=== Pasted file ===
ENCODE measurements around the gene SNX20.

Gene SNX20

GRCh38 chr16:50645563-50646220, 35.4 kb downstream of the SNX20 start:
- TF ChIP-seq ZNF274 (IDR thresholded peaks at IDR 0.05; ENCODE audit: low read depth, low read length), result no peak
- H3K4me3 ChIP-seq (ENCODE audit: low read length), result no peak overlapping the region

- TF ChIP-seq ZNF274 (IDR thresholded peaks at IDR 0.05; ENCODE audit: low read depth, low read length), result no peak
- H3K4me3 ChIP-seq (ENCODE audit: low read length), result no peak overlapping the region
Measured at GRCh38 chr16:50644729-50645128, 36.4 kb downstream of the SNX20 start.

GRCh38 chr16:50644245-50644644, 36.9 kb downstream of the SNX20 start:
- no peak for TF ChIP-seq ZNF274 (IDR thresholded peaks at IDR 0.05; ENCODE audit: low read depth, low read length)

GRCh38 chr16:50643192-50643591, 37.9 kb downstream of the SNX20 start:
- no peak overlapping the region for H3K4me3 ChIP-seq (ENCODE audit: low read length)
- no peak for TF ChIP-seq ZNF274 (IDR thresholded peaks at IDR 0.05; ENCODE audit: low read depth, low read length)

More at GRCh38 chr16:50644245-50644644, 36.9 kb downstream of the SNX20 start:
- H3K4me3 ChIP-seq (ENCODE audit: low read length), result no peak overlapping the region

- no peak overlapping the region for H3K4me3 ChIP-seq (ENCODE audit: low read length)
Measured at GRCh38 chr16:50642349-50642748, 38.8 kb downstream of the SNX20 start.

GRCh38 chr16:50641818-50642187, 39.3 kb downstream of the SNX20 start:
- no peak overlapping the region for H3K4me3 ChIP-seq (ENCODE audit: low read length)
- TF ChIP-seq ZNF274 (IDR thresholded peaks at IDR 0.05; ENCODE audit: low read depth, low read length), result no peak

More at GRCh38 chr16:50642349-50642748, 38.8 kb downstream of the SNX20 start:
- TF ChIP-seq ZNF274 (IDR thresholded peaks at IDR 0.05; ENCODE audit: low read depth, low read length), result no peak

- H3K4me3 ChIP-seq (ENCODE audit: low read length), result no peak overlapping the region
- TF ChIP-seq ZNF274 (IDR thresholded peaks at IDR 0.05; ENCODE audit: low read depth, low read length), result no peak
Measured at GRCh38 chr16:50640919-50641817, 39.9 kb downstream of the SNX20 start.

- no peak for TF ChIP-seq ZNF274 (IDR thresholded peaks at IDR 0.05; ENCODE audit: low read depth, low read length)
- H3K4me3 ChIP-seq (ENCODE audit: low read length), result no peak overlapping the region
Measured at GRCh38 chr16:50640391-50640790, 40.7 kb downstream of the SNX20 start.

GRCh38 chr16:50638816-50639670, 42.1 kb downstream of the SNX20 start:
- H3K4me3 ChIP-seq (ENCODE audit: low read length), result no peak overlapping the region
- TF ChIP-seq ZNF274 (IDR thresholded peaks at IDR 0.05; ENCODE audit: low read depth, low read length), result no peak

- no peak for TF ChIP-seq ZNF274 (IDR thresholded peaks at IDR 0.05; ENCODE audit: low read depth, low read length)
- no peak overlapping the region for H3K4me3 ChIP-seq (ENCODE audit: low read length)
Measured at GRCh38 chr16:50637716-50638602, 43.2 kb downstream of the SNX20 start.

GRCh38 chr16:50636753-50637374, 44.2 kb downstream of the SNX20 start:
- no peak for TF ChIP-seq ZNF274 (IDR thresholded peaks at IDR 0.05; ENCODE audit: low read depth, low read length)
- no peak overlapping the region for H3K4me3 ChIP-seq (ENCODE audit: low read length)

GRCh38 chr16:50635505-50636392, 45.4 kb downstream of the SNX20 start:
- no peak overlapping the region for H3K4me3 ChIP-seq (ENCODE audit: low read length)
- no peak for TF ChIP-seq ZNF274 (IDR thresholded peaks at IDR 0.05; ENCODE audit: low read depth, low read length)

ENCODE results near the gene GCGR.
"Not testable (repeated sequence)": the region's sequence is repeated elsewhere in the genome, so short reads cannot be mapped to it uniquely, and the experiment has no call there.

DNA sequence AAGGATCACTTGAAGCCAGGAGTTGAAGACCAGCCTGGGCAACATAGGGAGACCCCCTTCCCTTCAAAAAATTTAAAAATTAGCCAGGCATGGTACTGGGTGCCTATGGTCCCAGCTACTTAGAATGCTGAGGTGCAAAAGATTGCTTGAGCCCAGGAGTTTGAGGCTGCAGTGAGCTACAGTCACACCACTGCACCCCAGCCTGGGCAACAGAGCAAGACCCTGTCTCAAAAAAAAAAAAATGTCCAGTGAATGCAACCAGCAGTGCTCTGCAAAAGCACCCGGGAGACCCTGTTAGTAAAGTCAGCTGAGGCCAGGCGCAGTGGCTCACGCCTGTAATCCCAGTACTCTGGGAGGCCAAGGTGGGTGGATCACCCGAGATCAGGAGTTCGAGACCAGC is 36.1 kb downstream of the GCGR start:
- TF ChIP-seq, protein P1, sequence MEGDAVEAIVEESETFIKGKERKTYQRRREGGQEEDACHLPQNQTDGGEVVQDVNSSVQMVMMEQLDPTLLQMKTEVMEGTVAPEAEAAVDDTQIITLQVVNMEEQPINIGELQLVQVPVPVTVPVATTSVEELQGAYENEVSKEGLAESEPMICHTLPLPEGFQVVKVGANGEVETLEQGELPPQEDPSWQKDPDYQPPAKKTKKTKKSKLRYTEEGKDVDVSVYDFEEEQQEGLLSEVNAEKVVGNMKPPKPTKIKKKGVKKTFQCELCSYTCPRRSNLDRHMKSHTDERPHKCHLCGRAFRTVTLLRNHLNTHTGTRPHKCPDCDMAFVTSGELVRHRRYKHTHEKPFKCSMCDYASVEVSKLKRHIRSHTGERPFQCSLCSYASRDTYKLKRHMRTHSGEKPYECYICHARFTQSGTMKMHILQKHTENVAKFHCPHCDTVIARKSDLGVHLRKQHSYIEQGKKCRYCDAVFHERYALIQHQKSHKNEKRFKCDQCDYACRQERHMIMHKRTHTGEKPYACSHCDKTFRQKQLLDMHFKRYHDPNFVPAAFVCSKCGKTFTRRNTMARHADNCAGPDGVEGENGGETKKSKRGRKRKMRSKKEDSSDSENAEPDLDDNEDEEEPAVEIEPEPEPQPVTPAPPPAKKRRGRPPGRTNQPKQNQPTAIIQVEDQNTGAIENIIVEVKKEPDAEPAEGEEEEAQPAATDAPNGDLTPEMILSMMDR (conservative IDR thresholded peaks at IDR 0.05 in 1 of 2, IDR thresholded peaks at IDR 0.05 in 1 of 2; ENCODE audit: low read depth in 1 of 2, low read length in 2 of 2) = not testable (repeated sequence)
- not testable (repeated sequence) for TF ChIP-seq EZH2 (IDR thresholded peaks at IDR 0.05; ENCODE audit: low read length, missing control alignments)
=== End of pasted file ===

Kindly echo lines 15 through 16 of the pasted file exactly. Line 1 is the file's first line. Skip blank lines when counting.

- H3K4me3 ChIP-seq (ENCODE audit: low read length), result no peak overlapping the region

- no peak overlapping the region for H3K4me3 ChIP-seq (ENCODE audit: low read length)